David Foster Wallace and Jonathan Franzen were close friends. They talked a lot about the novel’s ability to relieve loneliness. I’ve sometimes wondered what they really meant by that, but in reading Franzen’s latest novel Freedom, I figured out at least one answer: the relief comes when the reader recognizes in a character elements of the human experience rarely articulated with complete honesty and vividness. Upon recognition, you feel less alone for having thought those thoughts too, experienced those things too. Often these recognizable elements in a novel are the features of human nature we hate about ourselves and are most private about: dishonesty, greed, lust. Just as often, though, the recognizable elements include more benign complexities such as love, purpose, the afterlife.
A novel’s unique in this way. Any non-fiction attempt suffers from the fact that real people’s reputations are at stake; even the most entrusted journalist cannot access the full, wretched interior mind of his subjects. When the topic is infidelity and divorce, say, or the insecurities that seem to arise in lock-step with increased professional success, non-fiction projects its ideas in black-and-white whereas fiction–when guided by a first rate imagination–projects in full color.
A more commonly cited loneliness-busting trait of novels is escapism. I.e., get engrossed in some thrilling narrative and you temporarily escape whatever dour, lonely reality you are actually in. But that strikes me as perhaps an old-fashioned explanation. Today’s younger readers are narcissistic. We’re obsessed with our own dilemmas in a way previous generations were not. So how fiction relates to loneliness is not mainly about escaping into some faraway land but rather recognizing our life in the novel’s characters’ lives; engaging in on-going comparison and reflection.
Anyway, Freedom. Frazen’s second big novel. It was a joy to read. The characters are so flawed, and, yes, therefore very recognizable. The plot keeps you hooked, the random idea-bombs on environmentalism are not unenjoyable, and there are plenty of sentences that can be savored completely out of context by virtue of the words themselves.
Sam Tanehaus’s review of the book in the NYT is worth reading if you want the Serious Literary Establishment’s gushing perspective. Here were my favorite sentences from Franzen’s earlier essay collection How to Be Alone. And below are a few of favorite sentences from Freedom.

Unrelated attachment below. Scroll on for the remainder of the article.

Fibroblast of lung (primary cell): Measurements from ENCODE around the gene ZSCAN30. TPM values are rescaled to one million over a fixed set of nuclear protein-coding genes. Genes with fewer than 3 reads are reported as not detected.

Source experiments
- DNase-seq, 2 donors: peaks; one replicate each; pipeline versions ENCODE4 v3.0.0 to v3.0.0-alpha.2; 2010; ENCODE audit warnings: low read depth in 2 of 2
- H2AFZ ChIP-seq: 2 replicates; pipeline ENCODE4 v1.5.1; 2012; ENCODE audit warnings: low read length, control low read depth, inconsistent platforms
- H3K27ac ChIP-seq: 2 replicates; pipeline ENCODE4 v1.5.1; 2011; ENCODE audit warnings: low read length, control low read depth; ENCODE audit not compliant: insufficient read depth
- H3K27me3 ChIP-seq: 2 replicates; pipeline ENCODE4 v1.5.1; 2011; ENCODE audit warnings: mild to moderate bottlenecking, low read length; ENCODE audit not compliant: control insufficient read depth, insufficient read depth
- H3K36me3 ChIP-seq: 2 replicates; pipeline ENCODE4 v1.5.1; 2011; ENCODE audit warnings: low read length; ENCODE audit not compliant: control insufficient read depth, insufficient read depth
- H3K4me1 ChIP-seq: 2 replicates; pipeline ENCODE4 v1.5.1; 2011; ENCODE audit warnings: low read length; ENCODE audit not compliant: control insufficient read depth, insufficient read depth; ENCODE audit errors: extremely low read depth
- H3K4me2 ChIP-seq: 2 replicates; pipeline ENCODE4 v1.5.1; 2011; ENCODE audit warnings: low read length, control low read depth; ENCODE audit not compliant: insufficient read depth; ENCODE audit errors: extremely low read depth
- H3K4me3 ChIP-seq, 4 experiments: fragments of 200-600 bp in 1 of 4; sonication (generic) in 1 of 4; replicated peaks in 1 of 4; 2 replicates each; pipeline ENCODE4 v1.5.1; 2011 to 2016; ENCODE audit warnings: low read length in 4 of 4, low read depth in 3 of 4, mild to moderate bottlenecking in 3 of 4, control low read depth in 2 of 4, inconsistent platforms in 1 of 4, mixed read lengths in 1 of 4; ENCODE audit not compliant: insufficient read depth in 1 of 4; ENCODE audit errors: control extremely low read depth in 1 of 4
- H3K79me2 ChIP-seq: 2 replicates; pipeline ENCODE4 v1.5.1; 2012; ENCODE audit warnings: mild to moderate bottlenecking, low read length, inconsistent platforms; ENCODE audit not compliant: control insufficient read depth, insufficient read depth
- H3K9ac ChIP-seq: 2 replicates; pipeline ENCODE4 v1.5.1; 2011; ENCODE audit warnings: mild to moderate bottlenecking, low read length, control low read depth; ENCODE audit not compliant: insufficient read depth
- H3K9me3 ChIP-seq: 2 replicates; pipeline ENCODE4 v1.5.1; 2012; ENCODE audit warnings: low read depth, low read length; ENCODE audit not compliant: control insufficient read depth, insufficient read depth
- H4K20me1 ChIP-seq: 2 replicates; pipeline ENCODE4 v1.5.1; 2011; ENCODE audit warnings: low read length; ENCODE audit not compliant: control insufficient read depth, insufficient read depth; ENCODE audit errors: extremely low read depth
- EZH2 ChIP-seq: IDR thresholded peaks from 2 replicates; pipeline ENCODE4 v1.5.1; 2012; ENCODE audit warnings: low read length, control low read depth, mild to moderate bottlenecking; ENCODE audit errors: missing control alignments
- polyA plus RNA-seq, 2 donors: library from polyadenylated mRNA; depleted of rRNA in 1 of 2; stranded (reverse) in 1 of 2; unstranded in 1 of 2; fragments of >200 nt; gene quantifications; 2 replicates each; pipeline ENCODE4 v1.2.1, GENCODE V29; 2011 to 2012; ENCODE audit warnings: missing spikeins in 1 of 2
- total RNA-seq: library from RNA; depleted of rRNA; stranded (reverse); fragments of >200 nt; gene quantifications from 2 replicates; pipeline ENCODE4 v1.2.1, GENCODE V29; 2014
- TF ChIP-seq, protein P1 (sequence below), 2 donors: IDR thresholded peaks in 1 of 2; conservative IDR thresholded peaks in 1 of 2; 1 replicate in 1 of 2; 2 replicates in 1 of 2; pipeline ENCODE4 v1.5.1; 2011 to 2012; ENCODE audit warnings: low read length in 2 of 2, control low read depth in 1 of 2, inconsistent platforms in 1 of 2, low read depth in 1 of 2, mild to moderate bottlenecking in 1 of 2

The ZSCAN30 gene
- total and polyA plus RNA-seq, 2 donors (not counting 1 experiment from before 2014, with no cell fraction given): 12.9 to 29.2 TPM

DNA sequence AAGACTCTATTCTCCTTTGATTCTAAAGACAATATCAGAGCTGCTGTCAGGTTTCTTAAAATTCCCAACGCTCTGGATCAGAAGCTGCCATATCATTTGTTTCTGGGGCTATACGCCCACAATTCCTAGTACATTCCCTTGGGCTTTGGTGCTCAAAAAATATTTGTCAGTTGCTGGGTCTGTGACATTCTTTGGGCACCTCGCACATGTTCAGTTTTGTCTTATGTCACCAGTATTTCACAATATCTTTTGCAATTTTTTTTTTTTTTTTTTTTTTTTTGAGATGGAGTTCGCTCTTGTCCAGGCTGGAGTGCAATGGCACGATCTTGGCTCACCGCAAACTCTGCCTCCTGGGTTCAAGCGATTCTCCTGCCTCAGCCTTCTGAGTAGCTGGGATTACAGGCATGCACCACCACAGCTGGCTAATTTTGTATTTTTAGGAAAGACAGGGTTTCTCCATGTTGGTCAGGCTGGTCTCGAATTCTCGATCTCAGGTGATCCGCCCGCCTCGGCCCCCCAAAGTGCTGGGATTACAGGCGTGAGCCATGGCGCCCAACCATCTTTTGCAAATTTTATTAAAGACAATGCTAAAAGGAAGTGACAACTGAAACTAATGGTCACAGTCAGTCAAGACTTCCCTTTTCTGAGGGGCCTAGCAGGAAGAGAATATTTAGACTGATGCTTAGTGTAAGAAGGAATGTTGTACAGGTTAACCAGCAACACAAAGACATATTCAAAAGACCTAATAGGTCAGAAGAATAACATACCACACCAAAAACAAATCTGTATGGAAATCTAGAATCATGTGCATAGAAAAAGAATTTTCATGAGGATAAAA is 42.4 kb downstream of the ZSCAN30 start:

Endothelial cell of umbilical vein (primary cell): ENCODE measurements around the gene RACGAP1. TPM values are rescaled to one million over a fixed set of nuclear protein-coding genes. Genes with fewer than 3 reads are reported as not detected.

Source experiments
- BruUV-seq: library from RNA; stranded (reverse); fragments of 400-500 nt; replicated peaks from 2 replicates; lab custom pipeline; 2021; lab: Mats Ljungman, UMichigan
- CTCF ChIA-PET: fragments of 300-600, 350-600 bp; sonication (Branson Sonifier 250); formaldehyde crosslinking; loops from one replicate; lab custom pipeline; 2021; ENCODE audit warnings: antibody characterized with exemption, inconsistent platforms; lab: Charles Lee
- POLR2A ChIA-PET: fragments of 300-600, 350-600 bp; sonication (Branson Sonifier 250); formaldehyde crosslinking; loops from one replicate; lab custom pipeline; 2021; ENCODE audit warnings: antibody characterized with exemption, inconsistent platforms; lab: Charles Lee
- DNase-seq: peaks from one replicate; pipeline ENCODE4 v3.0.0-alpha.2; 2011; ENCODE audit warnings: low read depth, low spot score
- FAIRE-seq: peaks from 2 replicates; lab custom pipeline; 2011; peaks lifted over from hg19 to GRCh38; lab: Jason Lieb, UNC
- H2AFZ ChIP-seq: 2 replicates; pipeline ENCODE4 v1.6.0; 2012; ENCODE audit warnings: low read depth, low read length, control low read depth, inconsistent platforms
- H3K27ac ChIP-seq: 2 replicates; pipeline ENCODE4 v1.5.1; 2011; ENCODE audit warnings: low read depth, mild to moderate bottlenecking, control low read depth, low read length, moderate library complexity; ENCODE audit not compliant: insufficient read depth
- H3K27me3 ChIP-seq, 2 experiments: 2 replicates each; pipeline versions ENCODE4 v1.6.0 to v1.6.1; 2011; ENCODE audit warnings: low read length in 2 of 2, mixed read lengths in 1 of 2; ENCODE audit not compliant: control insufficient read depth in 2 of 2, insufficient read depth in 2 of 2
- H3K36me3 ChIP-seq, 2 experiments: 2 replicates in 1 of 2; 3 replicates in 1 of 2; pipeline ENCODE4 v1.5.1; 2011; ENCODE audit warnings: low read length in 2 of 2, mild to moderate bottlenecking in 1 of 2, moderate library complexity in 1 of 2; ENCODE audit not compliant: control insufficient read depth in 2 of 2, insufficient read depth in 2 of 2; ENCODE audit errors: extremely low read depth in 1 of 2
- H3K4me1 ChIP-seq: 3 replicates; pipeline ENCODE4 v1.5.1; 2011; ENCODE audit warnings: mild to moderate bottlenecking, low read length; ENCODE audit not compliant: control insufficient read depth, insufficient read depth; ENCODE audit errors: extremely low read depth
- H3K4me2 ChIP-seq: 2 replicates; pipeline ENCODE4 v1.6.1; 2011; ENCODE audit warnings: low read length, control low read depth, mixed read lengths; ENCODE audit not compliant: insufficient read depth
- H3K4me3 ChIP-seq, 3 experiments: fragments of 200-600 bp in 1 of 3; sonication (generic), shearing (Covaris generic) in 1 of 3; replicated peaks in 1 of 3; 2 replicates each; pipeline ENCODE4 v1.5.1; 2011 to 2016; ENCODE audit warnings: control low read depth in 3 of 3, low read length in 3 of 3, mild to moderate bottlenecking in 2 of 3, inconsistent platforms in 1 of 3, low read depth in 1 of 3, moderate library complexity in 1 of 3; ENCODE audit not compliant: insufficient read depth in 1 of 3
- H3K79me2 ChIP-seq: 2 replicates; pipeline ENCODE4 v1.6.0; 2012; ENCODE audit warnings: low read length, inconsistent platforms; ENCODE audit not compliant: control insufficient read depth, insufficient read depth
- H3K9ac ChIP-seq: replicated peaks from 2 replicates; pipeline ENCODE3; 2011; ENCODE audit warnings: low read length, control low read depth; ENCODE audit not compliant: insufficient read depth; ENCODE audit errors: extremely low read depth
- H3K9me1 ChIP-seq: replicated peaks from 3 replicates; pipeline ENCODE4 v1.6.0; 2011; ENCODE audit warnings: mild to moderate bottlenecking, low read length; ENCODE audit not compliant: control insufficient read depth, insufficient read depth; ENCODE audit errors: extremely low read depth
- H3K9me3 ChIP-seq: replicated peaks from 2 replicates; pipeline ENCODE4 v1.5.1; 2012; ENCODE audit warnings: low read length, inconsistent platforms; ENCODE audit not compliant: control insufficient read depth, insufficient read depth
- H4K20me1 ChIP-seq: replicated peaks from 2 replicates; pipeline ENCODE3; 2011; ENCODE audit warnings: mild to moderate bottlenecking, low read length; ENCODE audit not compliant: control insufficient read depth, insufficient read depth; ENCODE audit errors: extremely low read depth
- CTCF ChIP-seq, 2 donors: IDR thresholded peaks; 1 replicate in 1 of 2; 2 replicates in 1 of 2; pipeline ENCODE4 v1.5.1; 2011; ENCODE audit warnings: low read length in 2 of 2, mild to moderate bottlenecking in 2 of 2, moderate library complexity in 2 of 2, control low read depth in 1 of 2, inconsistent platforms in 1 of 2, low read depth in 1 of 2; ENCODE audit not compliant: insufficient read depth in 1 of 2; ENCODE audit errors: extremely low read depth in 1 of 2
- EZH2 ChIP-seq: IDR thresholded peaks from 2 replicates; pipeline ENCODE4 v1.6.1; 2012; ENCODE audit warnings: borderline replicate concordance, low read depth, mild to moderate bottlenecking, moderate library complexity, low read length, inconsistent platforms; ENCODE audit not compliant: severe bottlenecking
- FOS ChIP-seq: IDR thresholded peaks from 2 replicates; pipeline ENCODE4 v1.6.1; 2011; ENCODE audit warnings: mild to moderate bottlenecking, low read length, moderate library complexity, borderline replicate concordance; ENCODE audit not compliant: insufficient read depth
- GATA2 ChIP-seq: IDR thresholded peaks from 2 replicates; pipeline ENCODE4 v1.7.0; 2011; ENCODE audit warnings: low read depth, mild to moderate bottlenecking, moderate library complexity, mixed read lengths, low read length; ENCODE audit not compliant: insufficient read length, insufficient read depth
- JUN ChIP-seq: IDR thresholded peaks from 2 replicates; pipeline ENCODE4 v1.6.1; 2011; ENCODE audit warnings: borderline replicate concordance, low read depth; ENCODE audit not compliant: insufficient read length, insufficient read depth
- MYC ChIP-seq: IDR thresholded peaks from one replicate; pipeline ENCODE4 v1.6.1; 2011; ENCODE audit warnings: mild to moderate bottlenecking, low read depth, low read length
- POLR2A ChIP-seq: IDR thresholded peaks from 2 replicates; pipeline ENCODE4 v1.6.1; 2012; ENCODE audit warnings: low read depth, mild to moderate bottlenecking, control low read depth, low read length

bizarro sexual and scatalogical repartee with her middle sister…
It pained her to admit that she was a tiny bit embarrassed to let her family see him, and worse, that this may have been another reason why she didn’t want a wedding. She loved him…for qualities that made abundant sense to her in their two-person private world but weren’t necessarily apparent to the sort of critical eye that she was sure her sisters…would train on him. His nervous giggle, his too-readily reddening face, his very niceness: these attributes were dear to her in the larger context of the man. A source of pride, even. But the unkind part of her, which exposure to her family always seemed to bring out in force, couldn’t help regretting that he wasn’t six-foot-four and very cool.”
…Jessica prodded William to describe the charitable organization he’d founded while still in high school — some grotesquely worthy program wherein poor Malawian girls had their educations sponsored by soccer clubs in San Francisco.
To be forty-seven and still trying to impress his college roommate by denigrating his wife and spilling confidences better left unspilled: it was pathetic.
Each new thing he encountered in life impelled him in a direction that fully convinced him of its rightness, but then the next new thing loomed up and impelled him in the opposite direction, which also felt right.
I admire your capacity for admiring.
I had sex with somebody else because I love you. I know that sounds mixed up or dishonest, but it’s the truth.
Seventeen years in cramped quarters with his family had given him a thirst for solitude whose unquenchability he was discovering only now. To hear nothing but wind, birdsong, insects, fish jumping, branches squeaking, birch leaves scraping as they tumbled against each other: he kept stopping to savor this unsilent silence as he scraped paint from the house’s outer walls. The round trip to the food co-op in Fen City took ninety minutes on his bicycle. He made big pots of lentil stew and bean soup, using recipes of his mother’s, and in the evening he played with the ancient but still workable spring-driven pinball machine that had been in the house forever. He read in bed until midnight and even then didn’t fall asleep immediately but lay soaking up the silence.
He now had what he’d wanted, but it was making him somewhat lonely. After all his great longing, which was infinite in scope, he was in bed with a particular finite girl who was very pretty and brilliant and committed but also messy, disliked by Jessica, and no kind of cook.
Every time Patty by herself after sex, she sank down into sadness and loneliness, because Richard was always going to be Richard, whereas with Walter, there had always been the possibility, however faint, and however slow in its realization, that their story would change and deepen.
Water had never liked cats. They’d seemed to him the sociopaths of the pet world, a species domesticated as an evil necessary for the control of rodents and subsequently fetishsized the way unhappy countries fetishize their militaries, saluting the uniforms of killers as cat owners stroke their animals’ lovely fur and forgive their claws and fangs. He’d never seen anything in a cat’s face but simpering incuriosity and self-interest; you only had to tease one with a mouse-toy to see where its true heart lay.